Let’s talk oversight – the House Committee on Oversight and Government Reform, to be super specific. This Committee is primarily meant to lead investigations into malfeasance but instead is often a bully pulpit for topics du jour (previous examples include investigations into/hearings about Major League Baseball and World Wrestling Entertainment – separately! – about the steroid use, religious freedom and birth control, and Monica Lewinsky).

jc2Enter Congressman Jason Chaffetz (R-UT), the Committee Chair. Chaffetz’s pet investigation in the previous Congress was into The Hillary Clinton Email SCANDAL. WHERE ARE THE EMAILS, HILLZ?? Before that, Chaffetz was very concerned about Benghazi. See a theme? And, when it looked like HRC was going to take the presidency in October, he said in an interview: “Even before we get to Day One [of the presumed Clinton presidency], we’ve got two years’ worth of material already lined up. She has four years of history at the State Department, and it ain’t good.” Sounds like a fishing expedition, right? Hold that thought.

So one would think that a Donald Trump presidency, what with all the Russia stuff and the business ties and the family ties and the Tweet machine threats on judges and the white supremacist in the White House appointed to the National Security Council without totally getting it and so much more, that Chaffetz would be wetting his pants with excitement about the immediate need for some major oversight and investigation! Right? RIGHT?!

Nope, sorry. This is not a feel good story about a Republican who actually holds true to their values no matter who is in charge. No, this guy (who claims he’s all for small government) has set his sights on overseeing someone else – and that someone is Washington, DC.

As discussed previously, Washington, DC pays more in federal taxes per person than anywhere else in the country and has a larger population than Wyoming and Vermont. Despite this, we have taxation without representation, which creates a lot of challenges for us, such as Congress – starting at the Oversight Committee – has the ability to overturn any of the laws passed by the District of Columbia’s government or through referendums. I’ll give you one guess who has decided that governing over DC is a critical part of his job.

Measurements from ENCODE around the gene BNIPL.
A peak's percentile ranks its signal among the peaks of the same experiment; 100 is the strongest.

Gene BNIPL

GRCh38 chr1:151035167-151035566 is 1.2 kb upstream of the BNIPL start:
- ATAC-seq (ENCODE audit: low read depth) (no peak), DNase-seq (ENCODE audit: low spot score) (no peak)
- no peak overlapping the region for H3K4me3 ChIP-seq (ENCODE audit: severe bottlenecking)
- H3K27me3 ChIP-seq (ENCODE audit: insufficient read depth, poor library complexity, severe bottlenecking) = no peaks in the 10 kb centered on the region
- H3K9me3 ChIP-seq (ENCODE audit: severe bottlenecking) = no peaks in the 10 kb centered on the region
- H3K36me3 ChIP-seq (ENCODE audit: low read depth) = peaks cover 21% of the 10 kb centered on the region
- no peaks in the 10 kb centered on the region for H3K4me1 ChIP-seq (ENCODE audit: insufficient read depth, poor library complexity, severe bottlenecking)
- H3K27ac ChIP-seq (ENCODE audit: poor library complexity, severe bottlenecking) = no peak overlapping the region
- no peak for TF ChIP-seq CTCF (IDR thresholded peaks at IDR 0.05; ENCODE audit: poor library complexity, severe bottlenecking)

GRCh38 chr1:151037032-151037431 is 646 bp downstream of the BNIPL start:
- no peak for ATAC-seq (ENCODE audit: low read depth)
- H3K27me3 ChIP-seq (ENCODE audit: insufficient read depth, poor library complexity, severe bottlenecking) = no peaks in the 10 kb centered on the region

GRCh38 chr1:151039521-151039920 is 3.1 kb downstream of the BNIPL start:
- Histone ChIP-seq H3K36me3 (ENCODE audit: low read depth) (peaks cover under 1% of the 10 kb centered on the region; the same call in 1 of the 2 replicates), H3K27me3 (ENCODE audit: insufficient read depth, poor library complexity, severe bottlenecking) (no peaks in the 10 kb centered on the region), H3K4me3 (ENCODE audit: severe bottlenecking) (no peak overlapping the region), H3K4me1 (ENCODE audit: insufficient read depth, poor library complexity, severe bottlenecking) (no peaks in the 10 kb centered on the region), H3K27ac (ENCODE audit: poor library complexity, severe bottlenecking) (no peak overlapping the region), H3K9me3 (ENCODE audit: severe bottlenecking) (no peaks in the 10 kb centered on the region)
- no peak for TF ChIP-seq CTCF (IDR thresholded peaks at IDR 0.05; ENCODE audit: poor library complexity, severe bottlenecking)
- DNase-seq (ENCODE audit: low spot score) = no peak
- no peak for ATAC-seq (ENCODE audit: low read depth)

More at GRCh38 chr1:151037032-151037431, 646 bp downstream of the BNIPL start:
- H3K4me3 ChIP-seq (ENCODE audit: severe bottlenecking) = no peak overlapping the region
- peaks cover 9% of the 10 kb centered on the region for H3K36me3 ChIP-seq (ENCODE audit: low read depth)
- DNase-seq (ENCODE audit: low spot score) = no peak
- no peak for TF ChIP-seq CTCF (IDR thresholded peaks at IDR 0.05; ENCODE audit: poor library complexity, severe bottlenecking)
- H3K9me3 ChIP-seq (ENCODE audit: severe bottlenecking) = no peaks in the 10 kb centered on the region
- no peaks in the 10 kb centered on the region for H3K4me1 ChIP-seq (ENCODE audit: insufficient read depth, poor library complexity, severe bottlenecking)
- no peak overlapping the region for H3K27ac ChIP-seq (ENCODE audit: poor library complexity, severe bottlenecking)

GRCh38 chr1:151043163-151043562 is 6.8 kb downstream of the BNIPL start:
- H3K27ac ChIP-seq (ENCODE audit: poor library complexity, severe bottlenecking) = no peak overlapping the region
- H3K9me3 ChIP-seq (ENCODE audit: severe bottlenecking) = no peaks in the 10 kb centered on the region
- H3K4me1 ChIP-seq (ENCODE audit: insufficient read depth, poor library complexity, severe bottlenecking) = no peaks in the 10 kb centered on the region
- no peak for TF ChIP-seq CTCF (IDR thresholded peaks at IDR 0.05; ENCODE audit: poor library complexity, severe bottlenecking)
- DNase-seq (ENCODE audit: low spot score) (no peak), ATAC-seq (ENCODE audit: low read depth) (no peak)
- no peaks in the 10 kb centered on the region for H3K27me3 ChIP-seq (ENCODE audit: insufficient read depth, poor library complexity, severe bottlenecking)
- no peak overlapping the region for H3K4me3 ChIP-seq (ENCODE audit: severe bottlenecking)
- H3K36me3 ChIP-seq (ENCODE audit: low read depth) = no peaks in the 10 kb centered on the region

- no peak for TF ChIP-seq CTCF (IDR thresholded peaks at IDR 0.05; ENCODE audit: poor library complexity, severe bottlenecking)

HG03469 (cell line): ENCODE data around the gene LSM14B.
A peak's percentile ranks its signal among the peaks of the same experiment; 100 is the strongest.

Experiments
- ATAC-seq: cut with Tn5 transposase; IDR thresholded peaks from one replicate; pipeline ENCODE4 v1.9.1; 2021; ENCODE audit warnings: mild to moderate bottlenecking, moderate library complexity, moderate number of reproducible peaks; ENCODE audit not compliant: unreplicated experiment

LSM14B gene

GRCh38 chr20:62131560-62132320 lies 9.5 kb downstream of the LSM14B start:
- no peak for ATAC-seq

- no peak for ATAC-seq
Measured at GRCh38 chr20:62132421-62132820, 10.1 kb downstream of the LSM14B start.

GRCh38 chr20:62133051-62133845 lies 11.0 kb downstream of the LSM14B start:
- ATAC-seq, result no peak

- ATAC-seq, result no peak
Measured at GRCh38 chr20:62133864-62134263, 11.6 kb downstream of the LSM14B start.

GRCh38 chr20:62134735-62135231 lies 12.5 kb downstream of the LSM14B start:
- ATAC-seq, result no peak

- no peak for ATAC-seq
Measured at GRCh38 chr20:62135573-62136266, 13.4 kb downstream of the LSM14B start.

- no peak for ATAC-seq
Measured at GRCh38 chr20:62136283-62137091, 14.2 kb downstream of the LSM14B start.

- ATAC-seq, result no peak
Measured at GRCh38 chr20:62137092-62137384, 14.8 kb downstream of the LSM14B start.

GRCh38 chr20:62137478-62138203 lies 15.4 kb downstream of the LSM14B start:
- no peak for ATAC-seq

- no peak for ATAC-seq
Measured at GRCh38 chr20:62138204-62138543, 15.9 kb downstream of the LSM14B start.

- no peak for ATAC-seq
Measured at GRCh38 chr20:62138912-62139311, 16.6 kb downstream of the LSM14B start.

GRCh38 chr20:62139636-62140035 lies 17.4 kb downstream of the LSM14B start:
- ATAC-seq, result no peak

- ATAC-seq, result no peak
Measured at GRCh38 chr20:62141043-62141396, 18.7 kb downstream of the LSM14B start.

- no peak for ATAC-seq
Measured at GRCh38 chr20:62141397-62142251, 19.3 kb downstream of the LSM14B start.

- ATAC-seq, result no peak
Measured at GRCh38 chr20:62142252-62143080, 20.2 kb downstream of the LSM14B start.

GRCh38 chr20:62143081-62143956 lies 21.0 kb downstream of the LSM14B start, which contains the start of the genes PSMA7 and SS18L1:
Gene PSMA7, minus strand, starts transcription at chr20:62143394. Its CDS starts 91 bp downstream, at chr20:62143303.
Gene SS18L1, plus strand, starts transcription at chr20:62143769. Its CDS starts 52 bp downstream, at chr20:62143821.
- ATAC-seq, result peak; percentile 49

3d07072600000578-4212284-image-a-9_1486739356847Chaffetz’ constituents are not happy, to say the least. However, when they showed up to express their unhappiness at last week’s town hall, Chaffetz made it clear that he wouldn’t be going into a “fishing expedition” in investigating Trump. “Until we see something that is actual wrongdoing, we’re probably not going to go on a fishing trip to go see.” Chaffetz disrespected the constituents who came to the town hall, accusing them of being “paid protesters.” We’ve heard that one before.

He did call out Kellyanne Conway for asking people to buy Ivanka Trump’s clothes in a television appearance, so don’t be too disappointed, folks! (Seriously. All he did was call her out despite a blatant violation of the law.)

So now what?

Live outside of DC? Call your Representative and tell them you believe Washington, DC should have voting representation in Congress, and ask where they stand on this issue.

Live in the Third District of Utah? Call your guy on home. His DC office phone number is (202) 225-7751. Tell him to do his job and focus on his constituents.

hands-off-dc-v4Live in DC? Join Hands Off DC on today (Monday, February 13) at 5:00 PM to rally outside the Rayburn House Office Building to protest Representative Jason Chaffetz’s attempt to nullify the District’s Death with Dignity Act. Hands Off DC will also be meeting with Councilmember Charles Allen at 6:30 at the Atlas Performing Arts Center to talk about plans for moving forward. Just in case it wasn’t clear, no one will be getting paid for attending the rally or the meeting.

And don’t forget – for as long as Chaffetz has a deep concern for the District, he should know about the issues that trouble us on daily basis, such as garbage pick-up and potholes. The third district of Utah has, for now, grown by 658,893.